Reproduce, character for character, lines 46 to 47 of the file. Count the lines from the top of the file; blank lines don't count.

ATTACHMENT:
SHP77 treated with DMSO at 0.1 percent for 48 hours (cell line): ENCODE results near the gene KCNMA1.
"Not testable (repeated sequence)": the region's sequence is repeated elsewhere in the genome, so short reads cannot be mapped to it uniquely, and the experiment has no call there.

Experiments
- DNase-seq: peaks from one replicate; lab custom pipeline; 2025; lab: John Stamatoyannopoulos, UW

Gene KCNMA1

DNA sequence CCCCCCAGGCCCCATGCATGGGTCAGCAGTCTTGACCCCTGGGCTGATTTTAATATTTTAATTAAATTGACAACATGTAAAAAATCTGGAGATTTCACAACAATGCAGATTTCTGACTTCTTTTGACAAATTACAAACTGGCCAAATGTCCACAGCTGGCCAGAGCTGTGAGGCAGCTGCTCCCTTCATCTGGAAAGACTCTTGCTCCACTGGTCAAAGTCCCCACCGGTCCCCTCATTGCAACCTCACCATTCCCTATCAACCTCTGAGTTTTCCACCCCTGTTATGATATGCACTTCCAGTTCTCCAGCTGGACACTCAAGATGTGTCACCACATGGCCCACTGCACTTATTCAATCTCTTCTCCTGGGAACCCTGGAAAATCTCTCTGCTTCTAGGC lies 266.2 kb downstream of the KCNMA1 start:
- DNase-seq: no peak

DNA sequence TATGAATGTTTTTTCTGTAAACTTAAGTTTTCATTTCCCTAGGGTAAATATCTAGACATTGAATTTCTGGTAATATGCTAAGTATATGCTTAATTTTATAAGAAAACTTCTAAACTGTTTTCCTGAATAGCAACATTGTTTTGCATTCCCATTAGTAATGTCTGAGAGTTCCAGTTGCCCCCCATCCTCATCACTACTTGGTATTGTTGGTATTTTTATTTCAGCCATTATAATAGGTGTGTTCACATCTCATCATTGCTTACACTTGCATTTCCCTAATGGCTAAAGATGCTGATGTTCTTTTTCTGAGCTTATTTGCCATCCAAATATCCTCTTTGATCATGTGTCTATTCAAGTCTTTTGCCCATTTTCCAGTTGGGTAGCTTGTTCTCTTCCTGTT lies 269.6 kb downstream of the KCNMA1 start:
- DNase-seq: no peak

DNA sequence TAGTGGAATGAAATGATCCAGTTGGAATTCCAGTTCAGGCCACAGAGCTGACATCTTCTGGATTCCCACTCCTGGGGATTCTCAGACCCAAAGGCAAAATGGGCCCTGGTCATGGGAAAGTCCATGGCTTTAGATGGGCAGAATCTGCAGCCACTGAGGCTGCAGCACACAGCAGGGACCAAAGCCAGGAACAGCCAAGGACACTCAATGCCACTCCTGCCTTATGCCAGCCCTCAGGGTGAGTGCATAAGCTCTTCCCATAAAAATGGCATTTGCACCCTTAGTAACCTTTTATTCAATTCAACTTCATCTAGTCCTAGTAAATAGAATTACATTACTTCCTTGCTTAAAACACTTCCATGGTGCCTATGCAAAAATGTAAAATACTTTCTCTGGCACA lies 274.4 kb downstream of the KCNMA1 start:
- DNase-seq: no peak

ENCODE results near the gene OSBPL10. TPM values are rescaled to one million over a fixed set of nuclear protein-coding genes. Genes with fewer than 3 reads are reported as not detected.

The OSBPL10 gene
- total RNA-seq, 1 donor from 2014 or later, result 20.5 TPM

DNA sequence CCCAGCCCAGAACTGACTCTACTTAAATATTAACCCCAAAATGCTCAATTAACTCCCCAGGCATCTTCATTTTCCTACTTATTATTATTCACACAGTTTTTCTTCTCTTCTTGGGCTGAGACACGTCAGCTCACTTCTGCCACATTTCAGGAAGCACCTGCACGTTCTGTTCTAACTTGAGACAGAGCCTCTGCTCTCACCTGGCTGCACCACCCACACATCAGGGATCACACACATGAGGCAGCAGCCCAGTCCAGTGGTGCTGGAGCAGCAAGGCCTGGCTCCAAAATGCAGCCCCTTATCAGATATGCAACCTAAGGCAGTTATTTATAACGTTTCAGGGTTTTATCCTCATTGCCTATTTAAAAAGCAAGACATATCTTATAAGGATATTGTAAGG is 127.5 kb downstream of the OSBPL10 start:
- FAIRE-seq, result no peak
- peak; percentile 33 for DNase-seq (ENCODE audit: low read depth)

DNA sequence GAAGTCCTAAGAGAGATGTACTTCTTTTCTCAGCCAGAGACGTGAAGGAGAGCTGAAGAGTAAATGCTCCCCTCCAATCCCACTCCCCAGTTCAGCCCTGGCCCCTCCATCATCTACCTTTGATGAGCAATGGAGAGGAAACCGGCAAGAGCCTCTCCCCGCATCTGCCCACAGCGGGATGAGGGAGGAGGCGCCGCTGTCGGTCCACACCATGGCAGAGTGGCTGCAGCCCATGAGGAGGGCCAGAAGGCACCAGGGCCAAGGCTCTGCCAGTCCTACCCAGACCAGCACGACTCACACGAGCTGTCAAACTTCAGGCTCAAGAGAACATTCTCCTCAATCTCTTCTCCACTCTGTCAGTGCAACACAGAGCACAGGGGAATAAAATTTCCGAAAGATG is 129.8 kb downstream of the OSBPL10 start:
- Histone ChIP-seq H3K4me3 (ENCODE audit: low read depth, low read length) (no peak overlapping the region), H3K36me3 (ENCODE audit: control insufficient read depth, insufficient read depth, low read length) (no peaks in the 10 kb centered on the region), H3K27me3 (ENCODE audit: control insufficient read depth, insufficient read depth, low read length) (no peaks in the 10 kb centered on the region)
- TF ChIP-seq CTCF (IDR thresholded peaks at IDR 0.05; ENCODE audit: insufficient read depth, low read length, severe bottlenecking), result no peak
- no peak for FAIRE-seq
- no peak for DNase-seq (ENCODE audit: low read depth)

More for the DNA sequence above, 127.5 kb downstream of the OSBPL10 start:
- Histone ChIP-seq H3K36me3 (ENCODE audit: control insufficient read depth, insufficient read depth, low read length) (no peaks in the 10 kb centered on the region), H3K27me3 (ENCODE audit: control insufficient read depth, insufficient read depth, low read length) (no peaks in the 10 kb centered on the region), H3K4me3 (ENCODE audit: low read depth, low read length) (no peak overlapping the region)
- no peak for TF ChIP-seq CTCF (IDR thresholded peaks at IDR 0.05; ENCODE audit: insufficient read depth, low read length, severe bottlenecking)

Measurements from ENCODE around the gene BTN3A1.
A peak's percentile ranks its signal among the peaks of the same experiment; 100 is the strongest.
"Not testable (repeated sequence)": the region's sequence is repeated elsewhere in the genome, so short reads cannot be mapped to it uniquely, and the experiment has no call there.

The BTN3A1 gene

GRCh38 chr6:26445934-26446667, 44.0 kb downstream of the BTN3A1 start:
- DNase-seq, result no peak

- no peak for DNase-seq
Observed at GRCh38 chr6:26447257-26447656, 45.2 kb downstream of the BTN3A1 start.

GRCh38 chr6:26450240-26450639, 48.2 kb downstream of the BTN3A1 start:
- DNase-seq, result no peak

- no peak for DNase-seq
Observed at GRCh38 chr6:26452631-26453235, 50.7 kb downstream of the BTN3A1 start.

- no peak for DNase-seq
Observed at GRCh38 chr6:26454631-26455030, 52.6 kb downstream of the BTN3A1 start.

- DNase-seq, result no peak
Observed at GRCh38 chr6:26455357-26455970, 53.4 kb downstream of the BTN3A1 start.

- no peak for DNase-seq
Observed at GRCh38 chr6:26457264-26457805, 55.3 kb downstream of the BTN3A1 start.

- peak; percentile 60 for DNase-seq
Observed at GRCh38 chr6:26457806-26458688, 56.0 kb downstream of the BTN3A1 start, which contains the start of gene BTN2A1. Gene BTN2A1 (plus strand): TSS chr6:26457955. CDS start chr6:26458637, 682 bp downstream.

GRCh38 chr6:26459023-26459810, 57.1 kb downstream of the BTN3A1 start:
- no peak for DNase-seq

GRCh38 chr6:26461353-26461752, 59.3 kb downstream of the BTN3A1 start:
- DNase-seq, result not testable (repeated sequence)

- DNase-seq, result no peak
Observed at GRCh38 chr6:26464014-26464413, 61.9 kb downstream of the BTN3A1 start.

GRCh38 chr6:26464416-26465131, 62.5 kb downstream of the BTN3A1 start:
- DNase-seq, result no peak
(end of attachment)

GRCh38 chr6:26459023-26459810, 57.1 kb downstream of the BTN3A1 start:
- no peak for DNase-seq